I’ve never understood the premise of war and have yet to see evidence of a that choice ever eliminating or resolving the problem it was trying to solve, yet we continue to make that choice, time and time again.
We declare war on almost anything we don’t like these days. A war on terrorism, a war on drugs, a war on crime, even wars against each other.
I don’t deny the existence of evil in our world and the poisonous effects it has on our society, however I’m pretty confident in saying that the effects of poison in any host cannot be reversed from the addition of more poison.
I think what we fail to recognize with this idea of eliminating someone or something we deem as evil, is that in order to rid ourselves of this menacing element, we must do something evil in order to achieve it.
We must kill the killers.
Although we may attain short-term success in defeating our enemy, don’t we in fact, also become them?
We haven’t really eliminated the evil at all, we have merely substituted one evil act with another and justified it through a lens of freedom, democracy or sometimes, even God.
If war is inevitable, as some might suggest, then shouldn’t we at least begin by building an army filled with individuals who act as an antiserum to that poison rather than creating more poison?
Rather than fighting fire with fire, it seems to me that it would be wiser for us to start building surpluses of water instead.
And that water is love.
There are many who roll their eyes at the idea of choosing love over fear, emphatically denying the possibility of such a notion ever being successful; yet it was.
In 1947, after thirty years of choosing a non-violent approach against what he deemed to be an oppressing British empire, Mohandas Gandhi did indeed achieve success in the realization of an independent India.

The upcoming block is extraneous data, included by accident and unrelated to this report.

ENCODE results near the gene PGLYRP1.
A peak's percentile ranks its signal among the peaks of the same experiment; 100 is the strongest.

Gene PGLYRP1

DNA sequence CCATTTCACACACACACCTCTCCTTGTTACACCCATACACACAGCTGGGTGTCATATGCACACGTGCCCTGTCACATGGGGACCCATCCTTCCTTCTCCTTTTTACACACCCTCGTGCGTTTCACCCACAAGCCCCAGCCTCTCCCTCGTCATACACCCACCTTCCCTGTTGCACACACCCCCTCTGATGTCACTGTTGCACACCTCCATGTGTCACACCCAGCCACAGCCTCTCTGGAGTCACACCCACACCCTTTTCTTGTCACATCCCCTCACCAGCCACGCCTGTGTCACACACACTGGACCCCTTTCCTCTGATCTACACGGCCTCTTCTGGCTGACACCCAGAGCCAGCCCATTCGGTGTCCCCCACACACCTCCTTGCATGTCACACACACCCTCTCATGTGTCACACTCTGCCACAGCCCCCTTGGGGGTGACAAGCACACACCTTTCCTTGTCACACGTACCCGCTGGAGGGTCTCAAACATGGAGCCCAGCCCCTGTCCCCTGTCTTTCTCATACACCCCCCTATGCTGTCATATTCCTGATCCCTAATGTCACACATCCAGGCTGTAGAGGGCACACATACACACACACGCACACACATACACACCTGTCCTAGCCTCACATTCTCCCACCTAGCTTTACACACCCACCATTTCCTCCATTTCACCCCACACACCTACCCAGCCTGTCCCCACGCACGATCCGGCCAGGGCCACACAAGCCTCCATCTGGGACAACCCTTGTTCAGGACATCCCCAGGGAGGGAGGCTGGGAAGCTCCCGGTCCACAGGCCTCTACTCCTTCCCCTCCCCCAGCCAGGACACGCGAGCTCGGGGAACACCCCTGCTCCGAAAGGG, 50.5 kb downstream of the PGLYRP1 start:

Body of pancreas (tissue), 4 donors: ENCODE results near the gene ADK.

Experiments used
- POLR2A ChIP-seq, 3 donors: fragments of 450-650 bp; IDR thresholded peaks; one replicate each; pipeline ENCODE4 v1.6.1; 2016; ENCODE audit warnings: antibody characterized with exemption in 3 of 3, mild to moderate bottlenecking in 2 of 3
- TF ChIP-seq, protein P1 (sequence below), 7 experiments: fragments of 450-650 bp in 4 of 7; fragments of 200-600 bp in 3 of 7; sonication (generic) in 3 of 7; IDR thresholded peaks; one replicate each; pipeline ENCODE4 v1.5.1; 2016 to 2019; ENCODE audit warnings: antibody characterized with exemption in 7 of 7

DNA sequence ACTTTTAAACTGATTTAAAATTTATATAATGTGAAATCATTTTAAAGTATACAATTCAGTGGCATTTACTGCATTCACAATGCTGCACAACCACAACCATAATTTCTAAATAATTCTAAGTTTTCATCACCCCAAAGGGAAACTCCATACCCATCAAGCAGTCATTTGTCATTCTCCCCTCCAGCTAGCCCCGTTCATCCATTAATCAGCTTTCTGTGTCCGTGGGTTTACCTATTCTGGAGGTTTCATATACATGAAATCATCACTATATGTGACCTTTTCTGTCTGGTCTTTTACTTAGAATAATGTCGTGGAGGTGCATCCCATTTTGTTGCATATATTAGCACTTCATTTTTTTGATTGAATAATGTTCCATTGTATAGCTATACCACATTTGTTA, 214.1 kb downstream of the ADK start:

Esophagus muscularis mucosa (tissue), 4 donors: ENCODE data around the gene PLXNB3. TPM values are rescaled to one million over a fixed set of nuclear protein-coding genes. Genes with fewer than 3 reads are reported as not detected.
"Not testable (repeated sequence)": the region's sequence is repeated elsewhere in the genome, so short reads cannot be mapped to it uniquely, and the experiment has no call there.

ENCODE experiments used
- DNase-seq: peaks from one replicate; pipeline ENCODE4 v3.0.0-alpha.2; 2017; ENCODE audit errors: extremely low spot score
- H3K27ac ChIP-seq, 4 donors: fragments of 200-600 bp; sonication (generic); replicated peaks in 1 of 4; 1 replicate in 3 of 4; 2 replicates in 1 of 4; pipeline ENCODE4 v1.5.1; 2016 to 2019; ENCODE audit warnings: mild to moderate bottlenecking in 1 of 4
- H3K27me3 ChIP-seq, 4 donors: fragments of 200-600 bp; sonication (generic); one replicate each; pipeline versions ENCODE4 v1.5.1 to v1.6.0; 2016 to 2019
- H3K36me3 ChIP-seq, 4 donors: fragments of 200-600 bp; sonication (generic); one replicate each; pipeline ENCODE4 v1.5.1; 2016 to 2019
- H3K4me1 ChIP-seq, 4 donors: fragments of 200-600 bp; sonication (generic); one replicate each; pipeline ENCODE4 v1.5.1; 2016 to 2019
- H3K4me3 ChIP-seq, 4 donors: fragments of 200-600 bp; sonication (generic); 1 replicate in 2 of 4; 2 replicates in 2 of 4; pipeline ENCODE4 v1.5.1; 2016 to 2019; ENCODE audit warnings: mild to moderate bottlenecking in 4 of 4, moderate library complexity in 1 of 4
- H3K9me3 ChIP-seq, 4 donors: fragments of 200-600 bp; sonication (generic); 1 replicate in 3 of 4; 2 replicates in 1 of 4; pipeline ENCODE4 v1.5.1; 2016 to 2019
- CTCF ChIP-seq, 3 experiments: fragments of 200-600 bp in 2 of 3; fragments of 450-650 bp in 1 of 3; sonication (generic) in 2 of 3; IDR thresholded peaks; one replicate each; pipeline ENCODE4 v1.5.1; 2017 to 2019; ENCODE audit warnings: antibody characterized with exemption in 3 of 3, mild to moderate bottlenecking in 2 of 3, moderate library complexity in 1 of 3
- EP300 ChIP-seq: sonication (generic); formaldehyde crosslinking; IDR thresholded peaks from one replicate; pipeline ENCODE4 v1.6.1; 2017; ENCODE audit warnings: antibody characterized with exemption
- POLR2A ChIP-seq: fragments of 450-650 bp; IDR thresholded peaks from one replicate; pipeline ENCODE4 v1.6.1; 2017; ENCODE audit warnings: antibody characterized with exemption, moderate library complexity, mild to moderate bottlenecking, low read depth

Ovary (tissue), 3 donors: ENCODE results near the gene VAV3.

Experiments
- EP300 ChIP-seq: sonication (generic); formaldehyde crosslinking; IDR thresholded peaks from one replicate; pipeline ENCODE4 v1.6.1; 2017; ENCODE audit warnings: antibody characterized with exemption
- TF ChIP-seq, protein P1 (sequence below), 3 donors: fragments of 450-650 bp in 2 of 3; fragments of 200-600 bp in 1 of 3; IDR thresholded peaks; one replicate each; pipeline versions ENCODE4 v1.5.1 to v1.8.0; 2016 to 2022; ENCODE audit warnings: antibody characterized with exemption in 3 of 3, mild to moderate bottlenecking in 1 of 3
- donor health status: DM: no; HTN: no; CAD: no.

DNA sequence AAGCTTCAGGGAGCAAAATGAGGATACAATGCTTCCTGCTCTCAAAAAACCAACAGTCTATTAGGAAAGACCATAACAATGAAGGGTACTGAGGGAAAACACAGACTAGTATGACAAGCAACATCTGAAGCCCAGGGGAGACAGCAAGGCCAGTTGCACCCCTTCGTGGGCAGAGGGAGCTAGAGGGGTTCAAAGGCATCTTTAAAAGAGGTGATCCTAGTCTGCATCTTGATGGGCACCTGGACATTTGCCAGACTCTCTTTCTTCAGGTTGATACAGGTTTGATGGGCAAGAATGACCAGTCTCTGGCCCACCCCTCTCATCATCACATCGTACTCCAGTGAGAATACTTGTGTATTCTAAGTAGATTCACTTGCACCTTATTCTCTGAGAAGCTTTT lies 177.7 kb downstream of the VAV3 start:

It’s true that what transpired afterwards is debatable, that violence was not eradicated entirely in that country and more work was, and is still needed.
What cannot be debated however is that this first step of choosing non-violence in the face of violent oppression was a success, demonstrating that love can indeed overcome fear.
Love is a pretty big word that many of us generally use to describe huge amounts of “like.”
Maybe the time has come for us all to begin a dialogue to better understand what this word means in a variety of situations, not just with our accustomed pleasurable and romantic definitions.
For me, choosing love in the face of violence simply means making choices that are not based from fear, to “be the change I wish to see in the world” as Gandhi once said, and choose a response that is in alignment with end result I want to achieve.
It’s not just with the larger challenges in my world but also with the smaller ones, the people I encounter professionally as well as the ones I hold near and dear to my heart.
It’s not easy and many times I get discouraged and struggle to find that place inside, yet I am comforted by the words that this brave man of India once shared when asked how he rose above that same deflating feeling.
“When I despair, I remember that all through history the way of truth and love have always won. There have been tyrants and murderers, and for a time, they can seem invincible, but in the end, they always fall. Think of it – always.”
What are your thoughts? (comments below)